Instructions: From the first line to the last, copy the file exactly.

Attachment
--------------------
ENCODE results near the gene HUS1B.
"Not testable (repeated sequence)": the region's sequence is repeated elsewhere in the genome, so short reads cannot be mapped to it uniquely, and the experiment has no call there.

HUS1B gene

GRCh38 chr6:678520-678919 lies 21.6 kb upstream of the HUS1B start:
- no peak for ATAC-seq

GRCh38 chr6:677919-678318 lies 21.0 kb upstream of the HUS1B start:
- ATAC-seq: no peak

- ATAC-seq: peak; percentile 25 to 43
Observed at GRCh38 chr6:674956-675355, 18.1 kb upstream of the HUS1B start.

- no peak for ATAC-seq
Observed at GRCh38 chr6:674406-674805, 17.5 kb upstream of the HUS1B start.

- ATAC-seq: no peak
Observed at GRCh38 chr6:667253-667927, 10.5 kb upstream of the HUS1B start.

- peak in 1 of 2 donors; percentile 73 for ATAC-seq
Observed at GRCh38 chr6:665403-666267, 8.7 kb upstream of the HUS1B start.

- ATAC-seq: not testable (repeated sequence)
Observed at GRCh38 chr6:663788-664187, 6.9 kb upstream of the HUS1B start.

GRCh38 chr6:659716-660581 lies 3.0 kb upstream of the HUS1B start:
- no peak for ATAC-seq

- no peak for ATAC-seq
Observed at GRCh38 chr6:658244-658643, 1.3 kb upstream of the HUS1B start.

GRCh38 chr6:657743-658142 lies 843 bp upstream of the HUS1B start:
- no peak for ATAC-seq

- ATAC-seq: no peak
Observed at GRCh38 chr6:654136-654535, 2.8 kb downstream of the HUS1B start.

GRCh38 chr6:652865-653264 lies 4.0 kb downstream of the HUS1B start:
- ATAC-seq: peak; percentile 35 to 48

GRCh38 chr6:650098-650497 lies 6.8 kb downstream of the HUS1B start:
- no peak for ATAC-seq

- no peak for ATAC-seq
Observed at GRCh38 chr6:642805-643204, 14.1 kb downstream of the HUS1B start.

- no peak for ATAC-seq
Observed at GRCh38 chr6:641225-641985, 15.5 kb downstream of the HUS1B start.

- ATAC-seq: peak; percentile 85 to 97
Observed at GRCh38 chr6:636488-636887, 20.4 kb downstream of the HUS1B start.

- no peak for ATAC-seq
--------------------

ENCODE results near the gene HUS1B.
"Not testable (repeated sequence)": the region's sequence is repeated elsewhere in the genome, so short reads cannot be mapped to it uniquely, and the experiment has no call there.

HUS1B gene

GRCh38 chr6:678520-678919 lies 21.6 kb upstream of the HUS1B start:
- no peak for ATAC-seq

GRCh38 chr6:677919-678318 lies 21.0 kb upstream of the HUS1B start:
- ATAC-seq: no peak

- ATAC-seq: peak; percentile 25 to 43
Observed at GRCh38 chr6:674956-675355, 18.1 kb upstream of the HUS1B start.

- no peak for ATAC-seq
Observed at GRCh38 chr6:674406-674805, 17.5 kb upstream of the HUS1B start.

- ATAC-seq: no peak
Observed at GRCh38 chr6:667253-667927, 10.5 kb upstream of the HUS1B start.

- peak in 1 of 2 donors; percentile 73 for ATAC-seq
Observed at GRCh38 chr6:665403-666267, 8.7 kb upstream of the HUS1B start.

- ATAC-seq: not testable (repeated sequence)
Observed at GRCh38 chr6:663788-664187, 6.9 kb upstream of the HUS1B start.

GRCh38 chr6:659716-660581 lies 3.0 kb upstream of the HUS1B start:
- no peak for ATAC-seq

- no peak for ATAC-seq
Observed at GRCh38 chr6:658244-658643, 1.3 kb upstream of the HUS1B start.

GRCh38 chr6:657743-658142 lies 843 bp upstream of the HUS1B start:
- no peak for ATAC-seq

- ATAC-seq: no peak
Observed at GRCh38 chr6:654136-654535, 2.8 kb downstream of the HUS1B start.

GRCh38 chr6:652865-653264 lies 4.0 kb downstream of the HUS1B start:
- ATAC-seq: peak; percentile 35 to 48

GRCh38 chr6:650098-650497 lies 6.8 kb downstream of the HUS1B start:
- no peak for ATAC-seq

- no peak for ATAC-seq
Observed at GRCh38 chr6:642805-643204, 14.1 kb downstream of the HUS1B start.

- no peak for ATAC-seq
Observed at GRCh38 chr6:641225-641985, 15.5 kb downstream of the HUS1B start.

- ATAC-seq: peak; percentile 85 to 97
Observed at GRCh38 chr6:636488-636887, 20.4 kb downstream of the HUS1B start.

- no peak for ATAC-seq